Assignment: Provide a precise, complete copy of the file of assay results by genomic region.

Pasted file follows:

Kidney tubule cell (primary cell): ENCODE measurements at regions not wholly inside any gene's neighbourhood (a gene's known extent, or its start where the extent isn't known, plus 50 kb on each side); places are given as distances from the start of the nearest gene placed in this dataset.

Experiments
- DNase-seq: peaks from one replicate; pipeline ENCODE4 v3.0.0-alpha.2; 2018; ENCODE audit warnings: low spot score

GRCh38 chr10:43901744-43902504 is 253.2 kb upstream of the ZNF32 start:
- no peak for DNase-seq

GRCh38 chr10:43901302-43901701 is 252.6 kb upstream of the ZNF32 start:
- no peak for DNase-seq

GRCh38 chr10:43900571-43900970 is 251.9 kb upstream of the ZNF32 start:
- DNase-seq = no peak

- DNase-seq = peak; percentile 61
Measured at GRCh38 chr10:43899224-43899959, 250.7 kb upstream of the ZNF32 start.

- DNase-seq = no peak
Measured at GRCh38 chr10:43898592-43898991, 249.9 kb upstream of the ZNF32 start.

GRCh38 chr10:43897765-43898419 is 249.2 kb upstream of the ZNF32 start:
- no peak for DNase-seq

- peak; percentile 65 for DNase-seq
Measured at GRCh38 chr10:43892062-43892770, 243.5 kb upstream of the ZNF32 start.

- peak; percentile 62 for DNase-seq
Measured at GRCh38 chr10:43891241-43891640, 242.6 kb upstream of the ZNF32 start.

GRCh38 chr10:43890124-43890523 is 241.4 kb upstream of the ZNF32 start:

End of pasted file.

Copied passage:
Kidney tubule cell (primary cell): ENCODE measurements at regions not wholly inside any gene's neighbourhood (a gene's known extent, or its start where the extent isn't known, plus 50 kb on each side); places are given as distances from the start of the nearest gene placed in this dataset.

Experiments
- DNase-seq: peaks from one replicate; pipeline ENCODE4 v3.0.0-alpha.2; 2018; ENCODE audit warnings: low spot score

GRCh38 chr10:43901744-43902504 is 253.2 kb upstream of the ZNF32 start:
- no peak for DNase-seq

GRCh38 chr10:43901302-43901701 is 252.6 kb upstream of the ZNF32 start:
- no peak for DNase-seq

GRCh38 chr10:43900571-43900970 is 251.9 kb upstream of the ZNF32 start:
- DNase-seq = no peak

- DNase-seq = peak; percentile 61
Measured at GRCh38 chr10:43899224-43899959, 250.7 kb upstream of the ZNF32 start.

- DNase-seq = no peak
Measured at GRCh38 chr10:43898592-43898991, 249.9 kb upstream of the ZNF32 start.

GRCh38 chr10:43897765-43898419 is 249.2 kb upstream of the ZNF32 start:
- no peak for DNase-seq

- peak; percentile 65 for DNase-seq
Measured at GRCh38 chr10:43892062-43892770, 243.5 kb upstream of the ZNF32 start.

- peak; percentile 62 for DNase-seq
Measured at GRCh38 chr10:43891241-43891640, 242.6 kb upstream of the ZNF32 start.

GRCh38 chr10:43890124-43890523 is 241.4 kb upstream of the ZNF32 start: